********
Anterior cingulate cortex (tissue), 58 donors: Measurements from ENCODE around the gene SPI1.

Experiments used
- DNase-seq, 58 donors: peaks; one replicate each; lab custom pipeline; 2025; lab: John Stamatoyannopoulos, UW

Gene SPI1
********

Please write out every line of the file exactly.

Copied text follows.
Anterior cingulate cortex (tissue), 58 donors: Measurements from ENCODE around the gene SPI1.

Experiments used
- DNase-seq, 58 donors: peaks; one replicate each; lab custom pipeline; 2025; lab: John Stamatoyannopoulos, UW

Gene SPI1